A CIO’s Guide to Workplace by Facebook

What to consider when letting Facebook Workplace into your business

A CIO’s Guide to Workplace by Facebook

Ten years ago, social media use in the workplace was heavily frowned upon. Facebook and Myspace were blocked, phones stayed firmly in pockets until lunch and nobody really knew how to use Twitter.

Fast forward to 2018, and CIOs are not only talking about social media strategy but using Facebook as a platform to collaborate. Fortunately, for CIOs, this doesn’t mean Facebook Live in the canteen or commenting on holiday photos. More of a “let’s take the hottest consumer platform and apply it to the workplace and see if it’s any good” – and it is.

Facebook in the Workplace

Workplace by Facebook isn’t just another collaboration platform to be considered. By now, enterprises and SMEs have come around to the pros massively outweighing the cons when it comes to this kind of technology. However, CIOs are hesitant to let Facebook into the Workplace, because of the name and everything that is associated with Facebook. Perhaps, because of this, we see Workplace adopt a grey colour rather than the traditional blue of Facebook. A line must be drawn somewhere so that Facebook and Workplace do not mix. A different colour is a good start.

Workplace boasts the usual components that we’ve come to expect from a collaboration platform. Groups replace teams, but messaging and calling are part and parcel as standard. More and more integrations have been added including Dropbox, G Suite and OneDrive. The Dropbox integration seems critical for any collaboration platform, but G Suite and OneDrive does ask the question of why you wouldn’t be using Google or Microsoft for collaboration if you were already invested.

A lot of Workplace shouts more of the same if you’ve already worked with Slack, Teams or Cisco Spark. So, we must probe further than features and functionality to find the reasons why you’d choose Workplace over the competitors. And the answer is familiarity. If you were to write a list of everybody you know then another list of people you know that know how to use Facebook, you’d have similar sized lists.

Facebook recognise this themselves. The Workplace website suggests, “Adoption is one of the biggest challenges for any business-wide deployment. Our familiar features are instantly recognisable, making onboarding simple”.

Success stories

As with any purchase, a CIO will want to know if Workplace has taken off rather than just trusting the Facebook name. Again, the Workplace website has done an excellent job of putting the decision makers’ mind at ease but plastering Starbucks at the head of their customer stories page – and rightly so.  Like them or love them, Starbucks are a big deal. According to their 2017 Finance Report, they are operating 16,559 stores globally. Add to that the out of store functions and you have a whole lot of collaboration.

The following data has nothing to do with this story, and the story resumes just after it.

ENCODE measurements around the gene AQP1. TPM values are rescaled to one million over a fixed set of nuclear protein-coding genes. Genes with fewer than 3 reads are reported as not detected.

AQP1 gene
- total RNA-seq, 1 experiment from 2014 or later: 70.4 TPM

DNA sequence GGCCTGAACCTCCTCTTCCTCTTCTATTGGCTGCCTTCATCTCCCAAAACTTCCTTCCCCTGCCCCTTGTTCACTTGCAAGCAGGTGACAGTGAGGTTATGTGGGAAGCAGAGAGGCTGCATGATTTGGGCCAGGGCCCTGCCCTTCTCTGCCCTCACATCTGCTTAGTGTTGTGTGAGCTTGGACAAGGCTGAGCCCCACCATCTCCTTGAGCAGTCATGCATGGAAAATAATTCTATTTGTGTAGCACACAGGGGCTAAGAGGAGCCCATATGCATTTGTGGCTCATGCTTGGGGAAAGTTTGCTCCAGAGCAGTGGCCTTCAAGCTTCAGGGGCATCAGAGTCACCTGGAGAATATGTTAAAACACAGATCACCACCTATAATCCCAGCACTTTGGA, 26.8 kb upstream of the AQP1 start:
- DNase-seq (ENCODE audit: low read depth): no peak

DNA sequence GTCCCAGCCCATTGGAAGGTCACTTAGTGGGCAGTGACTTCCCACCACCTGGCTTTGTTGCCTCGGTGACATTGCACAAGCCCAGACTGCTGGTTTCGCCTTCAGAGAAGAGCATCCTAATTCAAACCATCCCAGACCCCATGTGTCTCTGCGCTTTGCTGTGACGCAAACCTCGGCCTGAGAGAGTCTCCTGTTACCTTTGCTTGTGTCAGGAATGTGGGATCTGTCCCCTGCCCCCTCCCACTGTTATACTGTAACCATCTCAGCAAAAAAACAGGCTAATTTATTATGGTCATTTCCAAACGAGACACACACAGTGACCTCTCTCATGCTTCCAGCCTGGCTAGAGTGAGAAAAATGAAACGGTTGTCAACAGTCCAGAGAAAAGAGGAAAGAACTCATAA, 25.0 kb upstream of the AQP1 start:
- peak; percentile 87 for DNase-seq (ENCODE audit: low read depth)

As has been every advertiser’s dream for decades, Campbell’s and Volkswagen have adopted Workplace as well as more modern, typically forward-thinking companies like Hootsuite and GoPro are all using Workplace as standard.

Competing with Facebook

As with most parts of this industry, there is a wealth of options for CIOs to consider.

If you already run Salesforce, then Chatter is an obvious choice, but it seems to have been left behind. Rightly or wrongly, Salesforce are happy to continue to develop and deliver their core product offering rather than delve into collaboration.

Microsoft tried the Facebook thing with Yammer and whilst it is used globally by thousands, it didn’t really kick on as Microsoft had hoped. Teams, on the other hand, has taken Microsoft’s collaboration figures to another level.

It would be wrong not to mention the forefathers of this platform, Slack. They continue to grow and have the trendier names as their case studies. It depends which type of CIO you are to stick with the likes of Campbell’s and Volkswagen or jump ship with the likes of Deezer and HubSpot.

Things to consider

As a CIO, it’s tough to present to the board that your latest, ground-breaking, money- making scheme is to introduce Facebook into the Workplace.

So, before you do, bear in mind these key points:

  1. You will never have an advantage over your competition if you wait for them to make the first move – if you wait for ABC Competitor to fail by adopting Workplace then the likely losers will be you, not them
  2. Workplace is not Facebook – Workplace and personal Facebook accounts do not cross paths. In Workplace Standard, you own the content you post and share, although Facebook’s community standards apply. You have the option to delete or deactivate your account at any time. If you are using Workplace Premium, then your company owns and administers your Workplace community and data
  3. You can try Workplace for free on a 90-day trial. Proof of concepts and trials are rightly commonplace in enterprises. It’s not about whether the technology will work. The customer success stories and financial returns speak for themselves here. It is whether the technology will work in the ways that you want it to and how long before you will start to see tangible gains through your investment
  4. Facebook’s 2017 revenue was over $40bn and Mark Zuckerberg is worth $72bn. If the above has failed to win the board over then numbers speak volumes. Facebook are by no means the champions of collaboration (yet) but they certainly know how to be successful in the technology arena

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1 Comment
AvatarCollaboration Faceoff: Hanging out with Slack, Spark, Teams and more - UC Today 05:03, 29 Mar 2018

[…] communications market, but these are serious names that we see sneaking in through the door. Workplace by Facebook has been adopted by the likes of Starbucks and utilises the same functionality as Slack and Teams […]

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